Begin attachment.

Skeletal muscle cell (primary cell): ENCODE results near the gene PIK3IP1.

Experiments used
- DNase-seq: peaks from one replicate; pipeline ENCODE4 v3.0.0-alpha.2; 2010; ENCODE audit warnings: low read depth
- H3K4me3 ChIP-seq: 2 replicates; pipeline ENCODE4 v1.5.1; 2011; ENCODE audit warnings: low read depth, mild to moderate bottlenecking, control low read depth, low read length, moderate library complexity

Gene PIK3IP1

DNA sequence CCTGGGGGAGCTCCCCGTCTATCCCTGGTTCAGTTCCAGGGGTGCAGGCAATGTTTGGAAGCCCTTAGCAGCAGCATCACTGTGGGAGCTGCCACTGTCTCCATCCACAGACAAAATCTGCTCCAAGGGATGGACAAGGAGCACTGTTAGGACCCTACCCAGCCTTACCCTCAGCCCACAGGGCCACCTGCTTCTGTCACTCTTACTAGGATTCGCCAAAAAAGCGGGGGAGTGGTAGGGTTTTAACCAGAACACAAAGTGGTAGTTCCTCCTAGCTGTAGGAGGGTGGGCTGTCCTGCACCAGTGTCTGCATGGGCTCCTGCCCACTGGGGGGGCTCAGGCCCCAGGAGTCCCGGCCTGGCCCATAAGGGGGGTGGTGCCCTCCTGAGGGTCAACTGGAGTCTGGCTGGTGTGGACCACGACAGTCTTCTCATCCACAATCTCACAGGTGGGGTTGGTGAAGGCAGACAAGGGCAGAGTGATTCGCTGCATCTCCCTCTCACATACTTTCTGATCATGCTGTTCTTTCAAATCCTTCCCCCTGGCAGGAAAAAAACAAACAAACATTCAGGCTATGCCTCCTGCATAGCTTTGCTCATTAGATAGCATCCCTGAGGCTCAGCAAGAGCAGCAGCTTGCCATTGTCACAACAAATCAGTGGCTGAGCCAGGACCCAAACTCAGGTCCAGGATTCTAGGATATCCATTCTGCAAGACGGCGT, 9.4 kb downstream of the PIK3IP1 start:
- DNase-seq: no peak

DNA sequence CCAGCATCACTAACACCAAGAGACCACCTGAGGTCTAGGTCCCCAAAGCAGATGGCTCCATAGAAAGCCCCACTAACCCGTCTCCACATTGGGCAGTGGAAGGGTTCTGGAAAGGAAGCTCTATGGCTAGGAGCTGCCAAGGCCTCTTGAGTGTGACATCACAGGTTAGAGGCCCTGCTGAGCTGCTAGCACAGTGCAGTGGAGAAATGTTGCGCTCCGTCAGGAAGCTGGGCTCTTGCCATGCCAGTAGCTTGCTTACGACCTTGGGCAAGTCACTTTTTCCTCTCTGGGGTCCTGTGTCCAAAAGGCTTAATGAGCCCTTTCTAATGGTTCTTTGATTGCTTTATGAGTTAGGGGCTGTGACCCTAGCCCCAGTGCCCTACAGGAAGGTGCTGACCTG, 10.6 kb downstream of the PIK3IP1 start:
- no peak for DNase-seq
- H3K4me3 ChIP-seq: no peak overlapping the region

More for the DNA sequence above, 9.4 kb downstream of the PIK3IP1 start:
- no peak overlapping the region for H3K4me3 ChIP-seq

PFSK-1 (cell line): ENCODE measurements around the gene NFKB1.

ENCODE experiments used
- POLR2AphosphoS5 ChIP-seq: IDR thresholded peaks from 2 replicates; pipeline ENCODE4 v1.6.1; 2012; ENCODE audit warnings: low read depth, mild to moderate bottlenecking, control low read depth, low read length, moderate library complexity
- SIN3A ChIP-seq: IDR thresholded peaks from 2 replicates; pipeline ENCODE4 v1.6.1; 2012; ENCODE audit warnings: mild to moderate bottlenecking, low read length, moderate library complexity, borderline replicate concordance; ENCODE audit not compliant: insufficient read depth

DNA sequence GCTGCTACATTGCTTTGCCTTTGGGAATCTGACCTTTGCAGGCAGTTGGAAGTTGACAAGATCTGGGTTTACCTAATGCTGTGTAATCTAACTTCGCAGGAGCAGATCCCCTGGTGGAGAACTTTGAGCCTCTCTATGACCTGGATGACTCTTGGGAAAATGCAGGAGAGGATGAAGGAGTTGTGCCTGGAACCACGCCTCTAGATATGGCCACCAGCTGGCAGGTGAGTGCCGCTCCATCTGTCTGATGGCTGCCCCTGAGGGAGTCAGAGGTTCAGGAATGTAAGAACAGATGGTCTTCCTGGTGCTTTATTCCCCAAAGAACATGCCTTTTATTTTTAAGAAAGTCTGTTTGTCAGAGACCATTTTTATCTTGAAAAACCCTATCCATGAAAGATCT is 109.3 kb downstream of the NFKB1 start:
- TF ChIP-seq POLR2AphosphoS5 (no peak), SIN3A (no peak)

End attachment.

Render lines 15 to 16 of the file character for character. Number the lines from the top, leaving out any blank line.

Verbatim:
- POLR2AphosphoS5 ChIP-seq: IDR thresholded peaks from 2 replicates; pipeline ENCODE4 v1.6.1; 2012; ENCODE audit warnings: low read depth, mild to moderate bottlenecking, control low read depth, low read length, moderate library complexity
- SIN3A ChIP-seq: IDR thresholded peaks from 2 replicates; pipeline ENCODE4 v1.6.1; 2012; ENCODE audit warnings: mild to moderate bottlenecking, low read length, moderate library complexity, borderline replicate concordance; ENCODE audit not compliant: insufficient read depth